• Several of the encounters are well-thought-out little vignettes that really make you feel like the bad guys need sortin' out. Early on, for instance, the PCs come across two of the Umber Eyes torturing some captives for information using a particularly nasty method (conceptually nasty rather than graphically described), and any party that tends toward the good-aligned side is going to want to give them what for after that. 
  • They're also creepy in a druidical way, which isn't always easy. 
  • It gives a lot of thought to the clues scattered around the place; evidence is important and it's been described in nice clear detail. 
  • Some of the art is cool and atmospheric. 
What didn't work for me? 

  • It could use another touch of the editor's pen. I don't mean that there are typos or errors -- although there are one or two, including an unfortunate one in the description of a puzzle -- but that it, like many old-school modules, is overwritten. The language is sometimes clumsy, and word choice is sometimes slightly off. If you're furiously battling to defend yourself, for instance, you're not "sequestered." Mind you, this is pure old school and some people like that kind of thing.
  • The intro is not engaging. Some unnamed clerics want you to go into the woods after the last pack of fools. I understand that these things are hard to write, because each party is different; I assume most people will throw this intro out and use one more suited to their own characters.
  • There is a certain amount of guff. For instance, to get into the dungeon, the PCs have to find a magical dingus hidden in a tree to activate the portal and then pass a puzzle-y initiation test. There's no useful info for solving the puzzle other than a clue scrawled by a previous initiate, the solution isn't interesting, there's no time pressure, failure is not an option (the penalty for failing is "you don't get to play the scenario") and each PC has to do it alone. It does help explain why the Umber Eyes have infiltrated an elite team of spellcasters into the complex rather than flooding it with mooks, but still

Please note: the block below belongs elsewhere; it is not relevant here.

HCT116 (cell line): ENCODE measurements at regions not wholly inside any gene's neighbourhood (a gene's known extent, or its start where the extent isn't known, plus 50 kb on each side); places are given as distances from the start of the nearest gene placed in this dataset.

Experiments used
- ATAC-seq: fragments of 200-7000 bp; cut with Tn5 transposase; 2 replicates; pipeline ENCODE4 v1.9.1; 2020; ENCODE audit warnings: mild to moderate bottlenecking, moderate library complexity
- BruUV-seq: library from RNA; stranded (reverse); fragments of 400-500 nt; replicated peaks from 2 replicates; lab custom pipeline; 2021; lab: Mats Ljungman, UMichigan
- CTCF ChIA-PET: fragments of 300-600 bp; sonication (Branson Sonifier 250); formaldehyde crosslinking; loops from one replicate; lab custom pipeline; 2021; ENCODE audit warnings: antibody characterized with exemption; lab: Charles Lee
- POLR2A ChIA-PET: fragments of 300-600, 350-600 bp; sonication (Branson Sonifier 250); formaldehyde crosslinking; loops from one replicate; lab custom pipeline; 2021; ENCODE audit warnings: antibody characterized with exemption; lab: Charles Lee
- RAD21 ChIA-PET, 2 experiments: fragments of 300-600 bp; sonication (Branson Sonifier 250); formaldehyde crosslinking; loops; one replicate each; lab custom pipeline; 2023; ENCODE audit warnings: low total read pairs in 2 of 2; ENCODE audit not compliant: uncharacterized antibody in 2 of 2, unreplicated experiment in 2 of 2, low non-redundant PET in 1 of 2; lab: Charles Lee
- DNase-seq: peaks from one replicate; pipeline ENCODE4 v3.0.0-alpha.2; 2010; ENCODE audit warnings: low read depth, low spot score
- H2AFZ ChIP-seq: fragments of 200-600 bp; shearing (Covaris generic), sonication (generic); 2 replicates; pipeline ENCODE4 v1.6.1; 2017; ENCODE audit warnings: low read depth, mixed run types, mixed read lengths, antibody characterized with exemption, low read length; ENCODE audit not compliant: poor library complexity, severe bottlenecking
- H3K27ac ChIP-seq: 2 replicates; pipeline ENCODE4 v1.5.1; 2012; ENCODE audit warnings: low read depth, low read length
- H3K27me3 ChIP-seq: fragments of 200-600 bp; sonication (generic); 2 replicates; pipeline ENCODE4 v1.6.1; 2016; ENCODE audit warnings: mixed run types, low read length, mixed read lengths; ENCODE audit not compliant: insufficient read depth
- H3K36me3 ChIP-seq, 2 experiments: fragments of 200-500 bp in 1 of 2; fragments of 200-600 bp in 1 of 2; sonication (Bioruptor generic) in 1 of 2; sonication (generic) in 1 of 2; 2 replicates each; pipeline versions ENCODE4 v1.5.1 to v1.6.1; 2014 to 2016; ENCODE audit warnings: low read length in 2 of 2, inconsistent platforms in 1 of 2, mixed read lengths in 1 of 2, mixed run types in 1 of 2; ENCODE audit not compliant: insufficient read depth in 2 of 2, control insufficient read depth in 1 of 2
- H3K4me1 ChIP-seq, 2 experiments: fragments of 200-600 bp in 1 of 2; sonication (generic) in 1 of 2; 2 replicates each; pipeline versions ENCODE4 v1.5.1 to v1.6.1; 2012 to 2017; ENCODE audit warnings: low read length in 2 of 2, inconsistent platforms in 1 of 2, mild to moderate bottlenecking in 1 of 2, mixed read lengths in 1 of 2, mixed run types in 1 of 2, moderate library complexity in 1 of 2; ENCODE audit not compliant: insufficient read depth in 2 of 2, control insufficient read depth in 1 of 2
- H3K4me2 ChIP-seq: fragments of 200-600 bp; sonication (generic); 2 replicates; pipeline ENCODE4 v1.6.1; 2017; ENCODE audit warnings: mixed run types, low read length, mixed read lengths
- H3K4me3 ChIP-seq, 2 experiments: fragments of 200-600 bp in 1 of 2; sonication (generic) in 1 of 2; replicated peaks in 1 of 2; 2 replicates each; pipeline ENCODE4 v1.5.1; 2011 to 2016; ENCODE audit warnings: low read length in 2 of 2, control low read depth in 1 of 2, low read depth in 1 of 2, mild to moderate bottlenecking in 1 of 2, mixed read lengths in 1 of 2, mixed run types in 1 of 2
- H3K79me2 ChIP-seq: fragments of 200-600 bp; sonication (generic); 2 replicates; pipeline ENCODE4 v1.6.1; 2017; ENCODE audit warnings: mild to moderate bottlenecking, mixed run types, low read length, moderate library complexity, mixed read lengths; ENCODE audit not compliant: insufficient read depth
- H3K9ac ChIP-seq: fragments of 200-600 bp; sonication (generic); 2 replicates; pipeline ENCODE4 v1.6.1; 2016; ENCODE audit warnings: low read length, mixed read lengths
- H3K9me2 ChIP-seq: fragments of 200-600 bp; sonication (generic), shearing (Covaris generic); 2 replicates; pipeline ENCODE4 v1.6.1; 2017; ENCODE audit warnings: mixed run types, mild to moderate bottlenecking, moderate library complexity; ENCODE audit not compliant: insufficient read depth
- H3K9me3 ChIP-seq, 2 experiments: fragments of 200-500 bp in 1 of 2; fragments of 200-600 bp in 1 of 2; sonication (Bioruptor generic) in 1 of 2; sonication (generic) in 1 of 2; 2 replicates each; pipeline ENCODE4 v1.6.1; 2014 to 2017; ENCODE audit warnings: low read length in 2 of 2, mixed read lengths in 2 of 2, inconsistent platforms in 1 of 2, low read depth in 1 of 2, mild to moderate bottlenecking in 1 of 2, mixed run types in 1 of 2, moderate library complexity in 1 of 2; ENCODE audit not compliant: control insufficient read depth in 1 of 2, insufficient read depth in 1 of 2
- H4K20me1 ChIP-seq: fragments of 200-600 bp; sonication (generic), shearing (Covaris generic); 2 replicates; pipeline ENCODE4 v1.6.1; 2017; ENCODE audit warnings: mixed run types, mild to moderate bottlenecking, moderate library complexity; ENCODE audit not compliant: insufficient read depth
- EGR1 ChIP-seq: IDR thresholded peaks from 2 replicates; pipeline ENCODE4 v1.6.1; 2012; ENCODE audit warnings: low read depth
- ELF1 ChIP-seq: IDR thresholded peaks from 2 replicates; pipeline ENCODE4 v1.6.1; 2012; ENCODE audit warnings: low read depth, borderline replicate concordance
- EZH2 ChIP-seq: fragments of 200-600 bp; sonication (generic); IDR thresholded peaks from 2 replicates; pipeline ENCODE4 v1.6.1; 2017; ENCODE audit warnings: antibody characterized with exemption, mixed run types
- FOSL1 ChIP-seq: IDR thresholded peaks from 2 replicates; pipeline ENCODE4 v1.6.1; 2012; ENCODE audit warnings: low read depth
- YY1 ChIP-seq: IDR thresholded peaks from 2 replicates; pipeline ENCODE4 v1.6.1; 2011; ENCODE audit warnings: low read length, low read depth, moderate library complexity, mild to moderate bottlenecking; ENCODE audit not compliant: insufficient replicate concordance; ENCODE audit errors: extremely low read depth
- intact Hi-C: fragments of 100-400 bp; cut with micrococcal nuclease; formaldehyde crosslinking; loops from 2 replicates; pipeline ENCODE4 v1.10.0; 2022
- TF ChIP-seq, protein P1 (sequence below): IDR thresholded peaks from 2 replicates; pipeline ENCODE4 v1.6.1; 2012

• There is poetry. Again, that's old-school, so some people like it and other people don't. I like it in principle, but it has to be done particularly well. 
  • The scenario ends with a lead into a sequel that isn't out yet and quite possibly never will be. It does give you a little outline to work from, so that's cool, but it's not self-contained.
  • Some of the art is a bit rough. Again, some people like that in their old-school products, or at least don't care. 
  • There is boxed text.
What will I use? 

As you may know if you're reading this, I don't play an old-school game. I've read older editions of D&D and I've incorporated a lot of their good features into my campaign, I hope, but ruleswise I am a 5th ed. guy these days. Obviously, then, some of the things in this scenario aren't going to be a lot of use to me. What am I going to use? 

  • The scenario itself, in terms of its general outline and layout. My campaign world is rife with weirdo cults who want to summon their dark lords, and I've liked the idea of the split between two factions in one of them ever since I ran into it in an old Cthulhu Live supplement. 
  • The map, for sure. It's a nice map! So I'll keep the general plot outline and the physical structure, but rejig some of the antagonists to fit in a little more specifically with my campaign and my player group. 
  • Several of the monsters are going to turn up in other scenarios, especially the demon that takes the form of a big thorny hedge thing that evilly nourishes the bad guys within it. That's creepy. 
  • Several of the magic items are clever and complex enough that they could turn up again in other scenarios. 
So I'm definitely going to use the majority of it, and even the majority of the scenario itself in broad strokes. About the only thing that's no use to me is the spell list and variant class -- and, in fairness, that's because I don't play the game this thing is for, which is not exactly a criticism of the product itself.


Like I said, I don't really play AD&D 1st. It's possible that the spell list is broken or the class is incomplete or something -- I have no idea. I've read the rules and played once or twice, but I don't have good instincts for the rules. If you play the game and have questions you'd like me to answer, though, I'd be happy to!